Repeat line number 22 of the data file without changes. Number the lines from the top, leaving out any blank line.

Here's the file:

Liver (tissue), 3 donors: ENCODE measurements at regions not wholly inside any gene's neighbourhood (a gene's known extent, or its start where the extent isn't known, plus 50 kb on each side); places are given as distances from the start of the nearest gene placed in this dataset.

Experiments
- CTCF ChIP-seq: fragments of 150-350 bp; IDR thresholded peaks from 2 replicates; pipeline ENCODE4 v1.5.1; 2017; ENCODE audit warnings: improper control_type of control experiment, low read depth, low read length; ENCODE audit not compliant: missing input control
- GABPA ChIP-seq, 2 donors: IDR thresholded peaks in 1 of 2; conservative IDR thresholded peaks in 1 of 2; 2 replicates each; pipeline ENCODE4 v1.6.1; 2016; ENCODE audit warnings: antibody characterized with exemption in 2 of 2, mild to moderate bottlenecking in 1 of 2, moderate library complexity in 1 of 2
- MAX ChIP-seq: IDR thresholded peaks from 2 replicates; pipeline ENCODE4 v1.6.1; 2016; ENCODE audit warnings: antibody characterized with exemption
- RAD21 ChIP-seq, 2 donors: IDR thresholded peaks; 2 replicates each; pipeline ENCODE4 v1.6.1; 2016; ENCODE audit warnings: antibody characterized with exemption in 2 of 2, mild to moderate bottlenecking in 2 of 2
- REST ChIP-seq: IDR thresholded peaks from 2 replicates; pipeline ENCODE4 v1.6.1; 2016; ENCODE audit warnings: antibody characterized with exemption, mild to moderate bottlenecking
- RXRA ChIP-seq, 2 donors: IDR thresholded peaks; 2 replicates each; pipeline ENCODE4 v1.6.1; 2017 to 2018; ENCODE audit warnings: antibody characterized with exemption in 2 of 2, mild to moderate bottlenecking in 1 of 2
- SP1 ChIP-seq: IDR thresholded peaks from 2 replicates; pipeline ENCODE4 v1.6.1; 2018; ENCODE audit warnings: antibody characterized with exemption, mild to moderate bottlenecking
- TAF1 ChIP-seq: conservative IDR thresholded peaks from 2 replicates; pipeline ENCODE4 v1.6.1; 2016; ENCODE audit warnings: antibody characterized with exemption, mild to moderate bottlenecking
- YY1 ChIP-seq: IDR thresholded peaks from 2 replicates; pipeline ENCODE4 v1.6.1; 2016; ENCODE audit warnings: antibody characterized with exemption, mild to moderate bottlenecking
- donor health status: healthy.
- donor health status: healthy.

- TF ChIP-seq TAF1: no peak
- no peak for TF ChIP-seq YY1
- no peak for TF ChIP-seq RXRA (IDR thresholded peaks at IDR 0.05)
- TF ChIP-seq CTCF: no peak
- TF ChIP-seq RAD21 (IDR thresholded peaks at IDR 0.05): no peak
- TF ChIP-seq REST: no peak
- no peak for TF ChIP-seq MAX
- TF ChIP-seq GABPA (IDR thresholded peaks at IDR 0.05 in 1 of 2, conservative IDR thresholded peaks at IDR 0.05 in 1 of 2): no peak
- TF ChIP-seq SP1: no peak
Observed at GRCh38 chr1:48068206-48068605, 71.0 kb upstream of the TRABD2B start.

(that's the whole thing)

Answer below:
- TF ChIP-seq SP1: no peak